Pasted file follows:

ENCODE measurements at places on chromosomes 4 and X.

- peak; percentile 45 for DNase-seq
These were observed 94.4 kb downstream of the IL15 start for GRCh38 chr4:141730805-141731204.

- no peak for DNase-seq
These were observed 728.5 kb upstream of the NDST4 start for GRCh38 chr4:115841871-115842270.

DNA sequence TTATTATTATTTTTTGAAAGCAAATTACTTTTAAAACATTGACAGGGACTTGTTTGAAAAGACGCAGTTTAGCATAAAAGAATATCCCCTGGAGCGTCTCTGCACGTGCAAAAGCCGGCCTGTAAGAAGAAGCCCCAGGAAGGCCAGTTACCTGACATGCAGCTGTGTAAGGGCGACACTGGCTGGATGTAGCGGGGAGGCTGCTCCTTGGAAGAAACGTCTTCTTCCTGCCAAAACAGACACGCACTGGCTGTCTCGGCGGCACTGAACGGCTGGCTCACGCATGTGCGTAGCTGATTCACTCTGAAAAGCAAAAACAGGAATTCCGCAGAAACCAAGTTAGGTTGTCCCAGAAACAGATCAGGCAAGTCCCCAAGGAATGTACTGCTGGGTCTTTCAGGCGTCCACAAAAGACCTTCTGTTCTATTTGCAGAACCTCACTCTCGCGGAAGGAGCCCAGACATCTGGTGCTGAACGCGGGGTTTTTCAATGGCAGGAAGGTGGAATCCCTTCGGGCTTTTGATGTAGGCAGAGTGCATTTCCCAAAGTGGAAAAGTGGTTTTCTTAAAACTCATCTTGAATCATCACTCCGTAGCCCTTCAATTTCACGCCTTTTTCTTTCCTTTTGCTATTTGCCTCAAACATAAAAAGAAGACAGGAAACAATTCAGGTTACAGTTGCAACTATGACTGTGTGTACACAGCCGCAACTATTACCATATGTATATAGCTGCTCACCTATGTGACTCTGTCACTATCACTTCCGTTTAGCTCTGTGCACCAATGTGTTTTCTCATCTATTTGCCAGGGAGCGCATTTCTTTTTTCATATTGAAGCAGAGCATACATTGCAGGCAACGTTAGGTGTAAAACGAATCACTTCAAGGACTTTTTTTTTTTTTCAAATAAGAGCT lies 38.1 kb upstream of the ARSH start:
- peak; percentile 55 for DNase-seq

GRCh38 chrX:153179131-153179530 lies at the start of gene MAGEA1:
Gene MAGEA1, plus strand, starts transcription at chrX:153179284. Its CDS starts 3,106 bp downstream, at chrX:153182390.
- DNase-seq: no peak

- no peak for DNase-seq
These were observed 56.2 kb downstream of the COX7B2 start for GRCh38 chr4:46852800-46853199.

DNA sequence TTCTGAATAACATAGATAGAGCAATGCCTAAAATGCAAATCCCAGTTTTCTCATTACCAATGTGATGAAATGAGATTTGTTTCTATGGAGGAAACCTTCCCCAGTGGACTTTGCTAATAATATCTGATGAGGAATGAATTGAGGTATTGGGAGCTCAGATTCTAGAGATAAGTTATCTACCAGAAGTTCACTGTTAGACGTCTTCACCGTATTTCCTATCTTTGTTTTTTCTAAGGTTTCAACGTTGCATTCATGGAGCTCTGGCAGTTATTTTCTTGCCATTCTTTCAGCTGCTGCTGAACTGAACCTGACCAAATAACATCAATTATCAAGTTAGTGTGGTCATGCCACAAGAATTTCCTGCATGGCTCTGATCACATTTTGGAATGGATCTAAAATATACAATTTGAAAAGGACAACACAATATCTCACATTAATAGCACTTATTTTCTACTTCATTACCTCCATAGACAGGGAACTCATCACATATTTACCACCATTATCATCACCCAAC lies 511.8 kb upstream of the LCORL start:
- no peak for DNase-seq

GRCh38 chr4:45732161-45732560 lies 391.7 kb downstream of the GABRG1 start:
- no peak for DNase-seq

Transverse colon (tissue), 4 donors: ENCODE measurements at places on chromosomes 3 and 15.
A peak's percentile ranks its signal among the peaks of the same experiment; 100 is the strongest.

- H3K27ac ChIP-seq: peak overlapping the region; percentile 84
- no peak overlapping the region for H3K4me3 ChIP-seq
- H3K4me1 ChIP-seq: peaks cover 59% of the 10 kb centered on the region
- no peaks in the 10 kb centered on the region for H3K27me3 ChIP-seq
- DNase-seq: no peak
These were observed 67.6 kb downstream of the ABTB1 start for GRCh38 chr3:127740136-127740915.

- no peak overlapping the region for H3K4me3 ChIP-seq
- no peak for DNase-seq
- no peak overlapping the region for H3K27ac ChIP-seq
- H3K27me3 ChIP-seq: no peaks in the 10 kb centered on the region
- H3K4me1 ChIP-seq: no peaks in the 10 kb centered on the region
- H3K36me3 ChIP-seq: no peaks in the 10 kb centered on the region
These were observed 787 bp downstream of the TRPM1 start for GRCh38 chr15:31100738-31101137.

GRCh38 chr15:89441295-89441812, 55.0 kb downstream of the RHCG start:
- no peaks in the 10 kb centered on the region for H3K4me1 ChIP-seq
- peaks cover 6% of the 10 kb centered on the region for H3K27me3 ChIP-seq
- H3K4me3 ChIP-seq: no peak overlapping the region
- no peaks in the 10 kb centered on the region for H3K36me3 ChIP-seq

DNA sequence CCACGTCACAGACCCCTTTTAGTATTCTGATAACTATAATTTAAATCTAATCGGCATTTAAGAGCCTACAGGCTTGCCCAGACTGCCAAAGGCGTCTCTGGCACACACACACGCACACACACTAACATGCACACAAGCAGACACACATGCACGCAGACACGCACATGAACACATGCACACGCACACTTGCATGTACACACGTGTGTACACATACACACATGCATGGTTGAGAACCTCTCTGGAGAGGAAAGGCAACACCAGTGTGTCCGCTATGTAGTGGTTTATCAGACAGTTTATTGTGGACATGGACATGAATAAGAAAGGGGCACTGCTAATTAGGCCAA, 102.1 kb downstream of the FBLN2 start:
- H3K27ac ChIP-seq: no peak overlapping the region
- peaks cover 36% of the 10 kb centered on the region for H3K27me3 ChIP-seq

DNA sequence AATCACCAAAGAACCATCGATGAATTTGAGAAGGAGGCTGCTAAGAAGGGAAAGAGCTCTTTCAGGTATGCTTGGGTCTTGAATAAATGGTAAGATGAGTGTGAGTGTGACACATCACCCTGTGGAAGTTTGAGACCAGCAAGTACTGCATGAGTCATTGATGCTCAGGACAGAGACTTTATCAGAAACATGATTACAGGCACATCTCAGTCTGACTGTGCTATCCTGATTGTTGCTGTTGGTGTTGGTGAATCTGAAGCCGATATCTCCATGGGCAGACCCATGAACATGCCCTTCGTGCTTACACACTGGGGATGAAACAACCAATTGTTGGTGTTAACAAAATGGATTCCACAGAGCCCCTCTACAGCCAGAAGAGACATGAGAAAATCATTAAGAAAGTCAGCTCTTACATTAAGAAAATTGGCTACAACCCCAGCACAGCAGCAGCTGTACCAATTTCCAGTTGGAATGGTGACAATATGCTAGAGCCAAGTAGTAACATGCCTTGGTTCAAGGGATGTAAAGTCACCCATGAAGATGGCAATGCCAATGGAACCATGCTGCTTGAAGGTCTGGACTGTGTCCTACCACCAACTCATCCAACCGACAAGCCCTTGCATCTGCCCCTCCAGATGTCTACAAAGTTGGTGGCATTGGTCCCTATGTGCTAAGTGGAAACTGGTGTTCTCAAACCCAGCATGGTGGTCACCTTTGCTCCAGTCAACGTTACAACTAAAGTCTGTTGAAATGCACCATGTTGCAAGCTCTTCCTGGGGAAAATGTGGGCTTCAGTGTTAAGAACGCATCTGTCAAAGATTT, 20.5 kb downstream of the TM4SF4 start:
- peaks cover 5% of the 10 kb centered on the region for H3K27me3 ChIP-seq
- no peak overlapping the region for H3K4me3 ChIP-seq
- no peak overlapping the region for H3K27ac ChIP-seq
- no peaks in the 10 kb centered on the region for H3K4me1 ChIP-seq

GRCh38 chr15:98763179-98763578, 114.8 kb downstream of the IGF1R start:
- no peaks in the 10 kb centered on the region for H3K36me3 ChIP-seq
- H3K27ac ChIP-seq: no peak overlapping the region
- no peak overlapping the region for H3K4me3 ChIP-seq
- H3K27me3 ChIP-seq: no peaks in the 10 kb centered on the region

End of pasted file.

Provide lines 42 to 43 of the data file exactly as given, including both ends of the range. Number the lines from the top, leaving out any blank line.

- no peak overlapping the region for H3K4me3 ChIP-seq
- no peak overlapping the region for H3K27ac ChIP-seq